ONE day the Moon, who was a woman named Kabigat, sat out in the yard making a large copper pot. The copper was still soft and pliable like clay, and the woman squatted on the ground with the heavy pot against her knees while she patted and shaped it. 
Now while she was working a son of Chal-chal, the Sun, came by and stopped to watch her mould the form. Against the inside of the jar she pressed a stone, while on the outside with a wooden paddle dripping with water she pounded and slapped until she had worked down the bulges and formed a smooth surface.
The boy was greatly interested in seeing the jar grow larger, more beautiful, and smoother with each stroke, and he stood still for some time. Suddenly the Moon looked up and saw him watching her. Instantly she struck him with her paddle, cutting off his head.
Now the Sun was not near, but he knew as soon as the Moon had cut off his son's head. And hurrying to the spot, he put the boy's head back on, and he was alive again.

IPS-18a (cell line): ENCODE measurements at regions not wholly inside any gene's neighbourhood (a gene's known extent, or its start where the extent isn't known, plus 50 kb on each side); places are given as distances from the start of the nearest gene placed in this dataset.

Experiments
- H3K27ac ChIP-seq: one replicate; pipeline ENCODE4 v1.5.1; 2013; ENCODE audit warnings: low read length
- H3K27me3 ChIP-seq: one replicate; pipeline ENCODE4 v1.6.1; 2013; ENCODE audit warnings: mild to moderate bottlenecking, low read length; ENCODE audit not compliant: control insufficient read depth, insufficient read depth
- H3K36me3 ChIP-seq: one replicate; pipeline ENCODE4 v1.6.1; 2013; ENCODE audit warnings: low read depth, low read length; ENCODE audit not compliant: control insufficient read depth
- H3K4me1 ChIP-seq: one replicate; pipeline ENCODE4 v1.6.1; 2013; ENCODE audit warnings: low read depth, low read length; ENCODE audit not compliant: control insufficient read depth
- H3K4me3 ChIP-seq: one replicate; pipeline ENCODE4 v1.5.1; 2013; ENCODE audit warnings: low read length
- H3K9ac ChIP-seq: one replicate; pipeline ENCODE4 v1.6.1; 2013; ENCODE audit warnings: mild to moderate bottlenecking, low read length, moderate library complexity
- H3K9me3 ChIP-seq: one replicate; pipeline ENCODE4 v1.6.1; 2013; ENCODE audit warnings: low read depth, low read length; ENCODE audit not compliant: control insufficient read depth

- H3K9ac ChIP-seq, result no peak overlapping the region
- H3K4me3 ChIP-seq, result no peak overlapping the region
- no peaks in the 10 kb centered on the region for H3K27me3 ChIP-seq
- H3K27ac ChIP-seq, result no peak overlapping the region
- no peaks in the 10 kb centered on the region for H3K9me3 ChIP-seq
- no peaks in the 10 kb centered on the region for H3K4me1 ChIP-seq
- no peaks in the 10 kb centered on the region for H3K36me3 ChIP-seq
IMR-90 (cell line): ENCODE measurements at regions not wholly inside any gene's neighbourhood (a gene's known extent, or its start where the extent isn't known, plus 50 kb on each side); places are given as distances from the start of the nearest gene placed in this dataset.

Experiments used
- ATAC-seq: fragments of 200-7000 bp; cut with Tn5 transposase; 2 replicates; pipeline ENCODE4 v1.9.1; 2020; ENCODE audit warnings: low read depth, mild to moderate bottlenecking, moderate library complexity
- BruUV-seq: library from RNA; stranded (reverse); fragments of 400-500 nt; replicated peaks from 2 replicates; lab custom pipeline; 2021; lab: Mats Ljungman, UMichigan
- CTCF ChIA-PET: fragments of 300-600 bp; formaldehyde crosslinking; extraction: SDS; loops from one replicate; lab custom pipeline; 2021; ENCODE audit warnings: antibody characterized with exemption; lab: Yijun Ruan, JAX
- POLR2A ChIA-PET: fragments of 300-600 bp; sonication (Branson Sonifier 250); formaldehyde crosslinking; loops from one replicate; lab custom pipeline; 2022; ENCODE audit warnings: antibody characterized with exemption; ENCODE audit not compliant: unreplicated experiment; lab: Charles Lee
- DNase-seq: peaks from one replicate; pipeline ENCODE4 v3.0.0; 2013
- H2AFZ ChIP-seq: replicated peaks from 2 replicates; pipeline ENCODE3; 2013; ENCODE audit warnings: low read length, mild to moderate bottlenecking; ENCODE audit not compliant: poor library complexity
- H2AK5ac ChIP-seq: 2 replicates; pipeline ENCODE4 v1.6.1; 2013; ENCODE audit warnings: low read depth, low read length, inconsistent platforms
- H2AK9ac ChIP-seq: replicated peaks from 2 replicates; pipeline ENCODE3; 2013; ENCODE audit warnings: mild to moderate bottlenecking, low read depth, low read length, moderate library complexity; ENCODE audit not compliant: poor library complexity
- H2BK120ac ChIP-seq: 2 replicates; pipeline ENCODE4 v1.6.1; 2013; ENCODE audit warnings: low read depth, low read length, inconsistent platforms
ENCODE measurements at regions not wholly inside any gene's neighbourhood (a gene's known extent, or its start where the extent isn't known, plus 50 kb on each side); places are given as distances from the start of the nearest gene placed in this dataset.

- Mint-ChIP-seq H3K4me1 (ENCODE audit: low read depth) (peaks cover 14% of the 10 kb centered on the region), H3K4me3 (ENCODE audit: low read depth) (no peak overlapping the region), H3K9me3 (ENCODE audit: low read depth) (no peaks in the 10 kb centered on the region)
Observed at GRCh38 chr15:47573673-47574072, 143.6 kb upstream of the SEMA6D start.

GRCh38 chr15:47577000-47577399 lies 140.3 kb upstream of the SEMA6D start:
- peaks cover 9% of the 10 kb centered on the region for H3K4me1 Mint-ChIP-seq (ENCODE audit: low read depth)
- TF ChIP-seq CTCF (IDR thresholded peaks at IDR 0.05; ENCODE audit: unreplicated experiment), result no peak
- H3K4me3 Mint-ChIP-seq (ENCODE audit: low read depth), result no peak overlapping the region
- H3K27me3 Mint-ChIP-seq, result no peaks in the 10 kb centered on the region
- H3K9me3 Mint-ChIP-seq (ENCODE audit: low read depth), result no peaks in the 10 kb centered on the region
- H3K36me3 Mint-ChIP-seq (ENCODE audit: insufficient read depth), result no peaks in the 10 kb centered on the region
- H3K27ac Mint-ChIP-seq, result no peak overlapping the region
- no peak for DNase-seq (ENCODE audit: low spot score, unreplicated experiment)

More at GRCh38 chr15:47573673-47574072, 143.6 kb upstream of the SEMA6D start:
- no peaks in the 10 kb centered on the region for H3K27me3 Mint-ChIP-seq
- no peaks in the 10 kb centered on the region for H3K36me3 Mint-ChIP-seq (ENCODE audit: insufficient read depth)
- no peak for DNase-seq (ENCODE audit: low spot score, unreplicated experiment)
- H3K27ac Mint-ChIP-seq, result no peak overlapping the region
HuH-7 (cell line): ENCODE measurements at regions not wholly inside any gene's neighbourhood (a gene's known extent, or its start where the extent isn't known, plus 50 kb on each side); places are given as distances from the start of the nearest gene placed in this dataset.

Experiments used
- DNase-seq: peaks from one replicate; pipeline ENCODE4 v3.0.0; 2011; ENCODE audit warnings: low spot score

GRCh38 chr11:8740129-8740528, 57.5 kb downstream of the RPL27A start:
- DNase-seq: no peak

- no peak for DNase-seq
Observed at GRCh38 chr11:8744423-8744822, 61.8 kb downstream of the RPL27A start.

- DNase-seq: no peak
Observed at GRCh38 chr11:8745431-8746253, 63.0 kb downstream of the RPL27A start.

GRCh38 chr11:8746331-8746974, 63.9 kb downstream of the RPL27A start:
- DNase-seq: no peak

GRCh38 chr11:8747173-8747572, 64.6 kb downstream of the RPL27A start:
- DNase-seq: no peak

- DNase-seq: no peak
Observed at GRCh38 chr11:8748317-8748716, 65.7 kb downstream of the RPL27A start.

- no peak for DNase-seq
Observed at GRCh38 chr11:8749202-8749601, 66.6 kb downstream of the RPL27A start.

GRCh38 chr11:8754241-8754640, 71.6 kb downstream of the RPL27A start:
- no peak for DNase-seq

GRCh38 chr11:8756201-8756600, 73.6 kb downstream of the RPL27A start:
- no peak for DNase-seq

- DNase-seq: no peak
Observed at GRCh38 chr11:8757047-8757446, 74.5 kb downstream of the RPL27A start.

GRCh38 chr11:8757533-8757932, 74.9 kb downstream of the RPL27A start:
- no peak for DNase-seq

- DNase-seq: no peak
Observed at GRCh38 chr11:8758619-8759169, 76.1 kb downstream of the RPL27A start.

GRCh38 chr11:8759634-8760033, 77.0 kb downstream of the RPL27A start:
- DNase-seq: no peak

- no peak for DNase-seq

Then the Sun said to the Moon, "You cut off my son's head, and because you did this ever after on the earth people will cut off each other's heads."
This story, first recorded by Dr. A.E. Jenks, gives the origin of the custom of head-hunting, which plays such an important part in the life of the Igorot. The Igorot claim to have taken heads ever since Lumawig lived on earth and taught them to go to war, and they declare that it makes them brave and manly. The return of a successful war party is the signal for a great celebration.
 This is also the common way of making pottery.
How the First Head Was Taken [Igorot]
Cole, Mabel Cook
Philippine Folk Tales
Cole, Mabel Cook
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